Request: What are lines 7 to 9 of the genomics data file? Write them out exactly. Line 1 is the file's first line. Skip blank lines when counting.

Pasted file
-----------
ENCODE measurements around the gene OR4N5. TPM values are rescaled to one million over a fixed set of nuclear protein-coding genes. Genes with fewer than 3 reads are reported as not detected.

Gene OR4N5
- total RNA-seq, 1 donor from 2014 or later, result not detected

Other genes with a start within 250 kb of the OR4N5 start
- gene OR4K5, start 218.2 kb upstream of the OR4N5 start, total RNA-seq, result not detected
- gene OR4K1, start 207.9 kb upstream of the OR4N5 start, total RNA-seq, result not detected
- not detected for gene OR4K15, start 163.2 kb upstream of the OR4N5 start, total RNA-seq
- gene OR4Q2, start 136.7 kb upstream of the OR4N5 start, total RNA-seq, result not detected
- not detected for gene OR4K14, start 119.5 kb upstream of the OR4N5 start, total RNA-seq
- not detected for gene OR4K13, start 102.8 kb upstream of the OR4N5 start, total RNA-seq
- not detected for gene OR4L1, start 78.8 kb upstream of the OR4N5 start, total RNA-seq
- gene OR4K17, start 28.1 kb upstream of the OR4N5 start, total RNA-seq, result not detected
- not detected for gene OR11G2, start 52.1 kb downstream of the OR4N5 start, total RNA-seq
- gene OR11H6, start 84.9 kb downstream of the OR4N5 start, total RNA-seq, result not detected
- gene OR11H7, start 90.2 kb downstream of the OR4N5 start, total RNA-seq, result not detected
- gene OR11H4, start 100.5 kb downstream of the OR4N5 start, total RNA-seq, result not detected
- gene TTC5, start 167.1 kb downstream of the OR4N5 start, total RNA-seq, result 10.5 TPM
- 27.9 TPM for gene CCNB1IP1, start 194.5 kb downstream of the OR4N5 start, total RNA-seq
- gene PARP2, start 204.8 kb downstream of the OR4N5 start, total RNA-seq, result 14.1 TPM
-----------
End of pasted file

- not detected for gene OR4K15, start 163.2 kb upstream of the OR4N5 start, total RNA-seq
- gene OR4Q2, start 136.7 kb upstream of the OR4N5 start, total RNA-seq, result not detected
- not detected for gene OR4K14, start 119.5 kb upstream of the OR4N5 start, total RNA-seq